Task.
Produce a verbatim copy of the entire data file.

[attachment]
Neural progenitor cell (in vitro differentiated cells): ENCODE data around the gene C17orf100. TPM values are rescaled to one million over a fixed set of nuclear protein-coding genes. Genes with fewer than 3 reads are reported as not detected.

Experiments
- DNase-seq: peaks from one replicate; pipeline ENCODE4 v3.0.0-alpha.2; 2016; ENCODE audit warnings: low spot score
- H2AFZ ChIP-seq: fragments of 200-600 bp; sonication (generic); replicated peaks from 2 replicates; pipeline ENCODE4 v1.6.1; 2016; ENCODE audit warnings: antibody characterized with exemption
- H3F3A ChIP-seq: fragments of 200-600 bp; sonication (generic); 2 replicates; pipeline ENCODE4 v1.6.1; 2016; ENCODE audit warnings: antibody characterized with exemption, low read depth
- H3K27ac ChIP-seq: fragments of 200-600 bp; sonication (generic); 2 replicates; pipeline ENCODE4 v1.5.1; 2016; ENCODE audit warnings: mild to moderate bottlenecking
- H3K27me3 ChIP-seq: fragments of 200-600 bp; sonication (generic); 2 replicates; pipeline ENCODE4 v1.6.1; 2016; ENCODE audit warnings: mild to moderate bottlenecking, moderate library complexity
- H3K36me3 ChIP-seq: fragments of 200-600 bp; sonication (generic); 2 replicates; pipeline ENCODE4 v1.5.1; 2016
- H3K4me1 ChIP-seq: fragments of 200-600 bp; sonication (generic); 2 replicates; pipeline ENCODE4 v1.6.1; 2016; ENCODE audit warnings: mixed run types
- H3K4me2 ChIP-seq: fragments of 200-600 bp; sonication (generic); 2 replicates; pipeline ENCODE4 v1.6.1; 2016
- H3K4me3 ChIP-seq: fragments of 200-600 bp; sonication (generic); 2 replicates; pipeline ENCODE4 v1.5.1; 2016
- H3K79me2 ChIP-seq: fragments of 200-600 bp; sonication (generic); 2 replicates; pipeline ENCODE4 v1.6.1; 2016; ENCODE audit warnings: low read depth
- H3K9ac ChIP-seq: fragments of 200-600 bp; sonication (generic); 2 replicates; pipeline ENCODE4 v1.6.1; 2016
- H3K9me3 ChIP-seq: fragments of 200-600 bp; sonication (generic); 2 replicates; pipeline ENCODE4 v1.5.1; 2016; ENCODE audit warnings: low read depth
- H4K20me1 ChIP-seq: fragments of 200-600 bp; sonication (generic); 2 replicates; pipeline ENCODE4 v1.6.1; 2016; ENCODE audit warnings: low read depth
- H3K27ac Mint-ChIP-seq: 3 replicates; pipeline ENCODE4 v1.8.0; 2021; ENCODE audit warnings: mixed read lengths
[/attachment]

Neural progenitor cell (in vitro differentiated cells): ENCODE data around the gene C17orf100. TPM values are rescaled to one million over a fixed set of nuclear protein-coding genes. Genes with fewer than 3 reads are reported as not detected.

Experiments
- DNase-seq: peaks from one replicate; pipeline ENCODE4 v3.0.0-alpha.2; 2016; ENCODE audit warnings: low spot score
- H2AFZ ChIP-seq: fragments of 200-600 bp; sonication (generic); replicated peaks from 2 replicates; pipeline ENCODE4 v1.6.1; 2016; ENCODE audit warnings: antibody characterized with exemption
- H3F3A ChIP-seq: fragments of 200-600 bp; sonication (generic); 2 replicates; pipeline ENCODE4 v1.6.1; 2016; ENCODE audit warnings: antibody characterized with exemption, low read depth
- H3K27ac ChIP-seq: fragments of 200-600 bp; sonication (generic); 2 replicates; pipeline ENCODE4 v1.5.1; 2016; ENCODE audit warnings: mild to moderate bottlenecking
- H3K27me3 ChIP-seq: fragments of 200-600 bp; sonication (generic); 2 replicates; pipeline ENCODE4 v1.6.1; 2016; ENCODE audit warnings: mild to moderate bottlenecking, moderate library complexity
- H3K36me3 ChIP-seq: fragments of 200-600 bp; sonication (generic); 2 replicates; pipeline ENCODE4 v1.5.1; 2016
- H3K4me1 ChIP-seq: fragments of 200-600 bp; sonication (generic); 2 replicates; pipeline ENCODE4 v1.6.1; 2016; ENCODE audit warnings: mixed run types
- H3K4me2 ChIP-seq: fragments of 200-600 bp; sonication (generic); 2 replicates; pipeline ENCODE4 v1.6.1; 2016
- H3K4me3 ChIP-seq: fragments of 200-600 bp; sonication (generic); 2 replicates; pipeline ENCODE4 v1.5.1; 2016
- H3K79me2 ChIP-seq: fragments of 200-600 bp; sonication (generic); 2 replicates; pipeline ENCODE4 v1.6.1; 2016; ENCODE audit warnings: low read depth
- H3K9ac ChIP-seq: fragments of 200-600 bp; sonication (generic); 2 replicates; pipeline ENCODE4 v1.6.1; 2016
- H3K9me3 ChIP-seq: fragments of 200-600 bp; sonication (generic); 2 replicates; pipeline ENCODE4 v1.5.1; 2016; ENCODE audit warnings: low read depth
- H4K20me1 ChIP-seq: fragments of 200-600 bp; sonication (generic); 2 replicates; pipeline ENCODE4 v1.6.1; 2016; ENCODE audit warnings: low read depth
- H3K27ac Mint-ChIP-seq: 3 replicates; pipeline ENCODE4 v1.8.0; 2021; ENCODE audit warnings: mixed read lengths